Illinois' crowdfunding bill now in effect: Here's what you need to know

Sam Dewey

On January 1, the Illinois Intrastate Equity Crowdfunding Bill (HB 3429) went into effect, opening the door for small and mid-sized businesses to raise funds from the general public.

Before you reach for your checkbook, know that it could be weeks to months before the administrative infrastructure is sound enough to actually invest in your favorite local company.

The bill passed in Springfield last May by an overwhelming bipartisan majority and cleared Gov. Bruce Rauner’s desk in July, preceding the SEC’s October approval of the functionally similar Title III of the JOBS Act.

Unlike crowdfunding platforms such as Kickstarter and Indiegogo, the new law allows companies to raise money from everyday Joes and Janes in exchange for equity. Under these regulations, Illinois residents can write a check to a local business (no more than $5,000 per company per year).

Meanwhile, Illinois companies are allowed to raise up to $1 million in funding (and in some cases, $4 million, so long as audited financial statements are provided to investors).

For Chicago’s growing tech sector, that means startups have new avenues to explore in terms of finding and securing capital.

The new regulations — which many crowdfunding pundits call the friendliest of its kind to small business — could allow residents to raise money as early as February, according to Zacks Group CMO Howard Orloff (pictured left).

Orloff added that crowdfunding is a tremendous opportunity for both businesses and residents.

“You’ll have no louder sounding board than the local customer who just invested $1,000 in your business," Orloff said. “You can get investments from a group of angels or from a fund for millions of dollars, but I can assure you that those folks will not profess their love for your business anywhere near the $1,000- or $500-investor.”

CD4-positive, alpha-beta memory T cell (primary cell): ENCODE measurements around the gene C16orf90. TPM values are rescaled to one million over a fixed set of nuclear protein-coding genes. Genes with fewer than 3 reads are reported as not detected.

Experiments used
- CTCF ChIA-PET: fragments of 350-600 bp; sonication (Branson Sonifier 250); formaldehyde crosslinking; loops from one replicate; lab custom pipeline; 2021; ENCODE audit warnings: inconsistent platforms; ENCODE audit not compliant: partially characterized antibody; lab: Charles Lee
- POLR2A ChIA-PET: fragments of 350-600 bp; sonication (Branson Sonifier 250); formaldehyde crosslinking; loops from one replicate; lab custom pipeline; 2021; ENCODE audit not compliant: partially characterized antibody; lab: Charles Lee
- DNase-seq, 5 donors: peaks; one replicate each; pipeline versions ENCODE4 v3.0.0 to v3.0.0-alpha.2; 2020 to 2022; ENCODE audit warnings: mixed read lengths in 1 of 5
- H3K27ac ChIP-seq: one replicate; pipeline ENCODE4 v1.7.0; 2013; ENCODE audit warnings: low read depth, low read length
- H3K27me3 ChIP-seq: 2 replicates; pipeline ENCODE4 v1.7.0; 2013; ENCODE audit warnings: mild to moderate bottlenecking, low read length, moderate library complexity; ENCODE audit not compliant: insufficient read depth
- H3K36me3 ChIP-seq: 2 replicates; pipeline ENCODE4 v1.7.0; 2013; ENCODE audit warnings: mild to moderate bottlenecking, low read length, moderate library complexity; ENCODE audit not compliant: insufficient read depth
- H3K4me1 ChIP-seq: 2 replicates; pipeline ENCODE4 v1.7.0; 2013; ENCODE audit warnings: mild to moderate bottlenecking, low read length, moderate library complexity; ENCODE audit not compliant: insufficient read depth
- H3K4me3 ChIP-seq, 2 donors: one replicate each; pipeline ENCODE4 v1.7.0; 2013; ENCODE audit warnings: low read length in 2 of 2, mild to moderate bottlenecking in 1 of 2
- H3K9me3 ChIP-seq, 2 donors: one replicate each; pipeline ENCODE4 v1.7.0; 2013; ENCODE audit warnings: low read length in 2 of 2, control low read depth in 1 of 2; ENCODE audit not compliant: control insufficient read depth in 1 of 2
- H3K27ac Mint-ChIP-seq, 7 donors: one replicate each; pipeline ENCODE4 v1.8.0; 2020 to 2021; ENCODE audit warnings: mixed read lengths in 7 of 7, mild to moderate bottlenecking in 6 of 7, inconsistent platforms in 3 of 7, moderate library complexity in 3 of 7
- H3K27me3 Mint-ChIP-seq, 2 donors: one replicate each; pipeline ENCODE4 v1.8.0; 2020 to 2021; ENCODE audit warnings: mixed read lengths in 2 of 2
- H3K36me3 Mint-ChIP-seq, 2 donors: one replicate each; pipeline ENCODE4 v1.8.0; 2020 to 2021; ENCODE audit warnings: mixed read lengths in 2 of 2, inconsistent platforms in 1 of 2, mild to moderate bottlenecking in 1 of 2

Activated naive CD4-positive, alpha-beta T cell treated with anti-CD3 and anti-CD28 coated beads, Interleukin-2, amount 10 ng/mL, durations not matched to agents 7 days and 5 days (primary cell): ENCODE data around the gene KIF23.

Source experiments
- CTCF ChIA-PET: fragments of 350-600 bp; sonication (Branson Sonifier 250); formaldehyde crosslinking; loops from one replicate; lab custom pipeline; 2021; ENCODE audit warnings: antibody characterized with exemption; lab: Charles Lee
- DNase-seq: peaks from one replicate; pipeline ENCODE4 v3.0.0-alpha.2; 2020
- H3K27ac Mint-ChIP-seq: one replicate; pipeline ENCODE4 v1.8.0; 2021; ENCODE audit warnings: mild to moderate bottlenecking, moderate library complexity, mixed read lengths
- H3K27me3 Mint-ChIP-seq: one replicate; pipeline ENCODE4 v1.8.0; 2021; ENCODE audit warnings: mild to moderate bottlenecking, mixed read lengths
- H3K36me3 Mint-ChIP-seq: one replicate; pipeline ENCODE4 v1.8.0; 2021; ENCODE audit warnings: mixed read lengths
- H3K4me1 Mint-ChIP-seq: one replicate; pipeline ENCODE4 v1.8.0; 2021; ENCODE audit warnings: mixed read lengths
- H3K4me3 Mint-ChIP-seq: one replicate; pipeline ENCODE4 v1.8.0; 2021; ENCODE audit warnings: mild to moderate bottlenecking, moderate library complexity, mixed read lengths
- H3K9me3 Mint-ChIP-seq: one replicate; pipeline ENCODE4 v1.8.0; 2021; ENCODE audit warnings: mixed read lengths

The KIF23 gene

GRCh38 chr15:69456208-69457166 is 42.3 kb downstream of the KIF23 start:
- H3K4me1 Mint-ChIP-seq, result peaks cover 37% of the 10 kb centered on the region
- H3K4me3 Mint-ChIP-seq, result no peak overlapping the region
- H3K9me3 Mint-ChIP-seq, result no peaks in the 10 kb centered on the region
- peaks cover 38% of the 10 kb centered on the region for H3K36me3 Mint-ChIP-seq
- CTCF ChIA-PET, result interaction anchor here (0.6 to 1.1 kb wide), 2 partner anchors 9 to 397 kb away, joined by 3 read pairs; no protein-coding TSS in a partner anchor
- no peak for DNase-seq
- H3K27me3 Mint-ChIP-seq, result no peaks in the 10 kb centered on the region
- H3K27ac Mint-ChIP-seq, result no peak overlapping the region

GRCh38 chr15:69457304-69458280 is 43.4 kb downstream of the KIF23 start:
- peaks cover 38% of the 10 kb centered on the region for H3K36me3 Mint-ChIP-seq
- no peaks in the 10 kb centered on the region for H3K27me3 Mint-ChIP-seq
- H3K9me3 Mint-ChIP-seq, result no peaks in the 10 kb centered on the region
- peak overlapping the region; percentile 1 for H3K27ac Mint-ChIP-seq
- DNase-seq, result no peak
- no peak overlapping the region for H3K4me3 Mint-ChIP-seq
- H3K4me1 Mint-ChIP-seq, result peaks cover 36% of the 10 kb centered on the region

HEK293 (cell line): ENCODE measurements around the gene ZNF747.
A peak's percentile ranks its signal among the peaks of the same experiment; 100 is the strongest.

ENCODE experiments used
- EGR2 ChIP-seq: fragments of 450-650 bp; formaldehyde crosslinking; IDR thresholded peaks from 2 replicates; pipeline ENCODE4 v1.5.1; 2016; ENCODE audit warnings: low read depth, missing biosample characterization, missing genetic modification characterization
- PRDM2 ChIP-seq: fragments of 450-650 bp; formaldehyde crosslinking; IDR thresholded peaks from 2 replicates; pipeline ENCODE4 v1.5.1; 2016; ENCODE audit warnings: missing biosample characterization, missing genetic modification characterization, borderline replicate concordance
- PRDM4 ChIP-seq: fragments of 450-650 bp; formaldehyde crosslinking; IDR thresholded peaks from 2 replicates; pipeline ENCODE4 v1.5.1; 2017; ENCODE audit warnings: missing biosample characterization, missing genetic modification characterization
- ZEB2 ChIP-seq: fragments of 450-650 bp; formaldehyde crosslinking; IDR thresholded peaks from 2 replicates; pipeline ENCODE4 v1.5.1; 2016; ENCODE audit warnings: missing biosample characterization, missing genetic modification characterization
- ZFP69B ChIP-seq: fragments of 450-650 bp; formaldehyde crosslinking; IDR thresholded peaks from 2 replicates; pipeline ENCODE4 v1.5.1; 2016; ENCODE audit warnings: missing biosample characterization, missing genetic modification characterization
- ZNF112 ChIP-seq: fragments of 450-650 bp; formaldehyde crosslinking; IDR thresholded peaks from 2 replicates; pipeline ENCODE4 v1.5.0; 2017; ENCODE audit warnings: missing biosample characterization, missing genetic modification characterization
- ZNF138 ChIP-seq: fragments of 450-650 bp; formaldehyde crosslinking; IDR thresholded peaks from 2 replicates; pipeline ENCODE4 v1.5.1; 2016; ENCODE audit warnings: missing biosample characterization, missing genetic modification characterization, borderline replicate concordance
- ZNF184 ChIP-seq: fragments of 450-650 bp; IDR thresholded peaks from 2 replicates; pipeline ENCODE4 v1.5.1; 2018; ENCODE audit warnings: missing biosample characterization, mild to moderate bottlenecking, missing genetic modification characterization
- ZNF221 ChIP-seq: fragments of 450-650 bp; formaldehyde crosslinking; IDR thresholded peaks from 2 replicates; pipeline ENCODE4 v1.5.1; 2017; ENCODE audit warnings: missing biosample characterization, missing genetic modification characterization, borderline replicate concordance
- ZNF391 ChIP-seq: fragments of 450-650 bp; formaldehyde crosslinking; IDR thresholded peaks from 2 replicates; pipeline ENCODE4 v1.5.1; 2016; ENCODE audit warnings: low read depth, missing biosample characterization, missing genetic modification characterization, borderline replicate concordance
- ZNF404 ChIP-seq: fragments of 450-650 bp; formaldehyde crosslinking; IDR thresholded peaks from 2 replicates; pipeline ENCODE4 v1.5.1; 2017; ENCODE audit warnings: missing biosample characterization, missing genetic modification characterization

“The excitement that can be created by having your customers take an ownership stake in a business they believe in is going to be something incredibly powerful,” he said.

Still, only accredited investors (i.e. high-net-worth individuals) may make investments larger than $5,000 per year in any one company. Transactions are to take place through a qualified online portal.

The Zacks Group is already working to position itself as a leader among those portals. The company unveiled a new crowdfunding platform in early December at ZacksInvest.com to provide investors a catalogue of privately held, early to mid-stage companies in the market for capital.

For now, the platform only takes investments on behalf of companies from accredited investors, but Orloff said the firm also plans to participate in intrastate crowdfunding offerings.  

Image via Shutterstock. 

Have a tip for us or know of a company that deserves coverage? Email us via tips@builtin.com.

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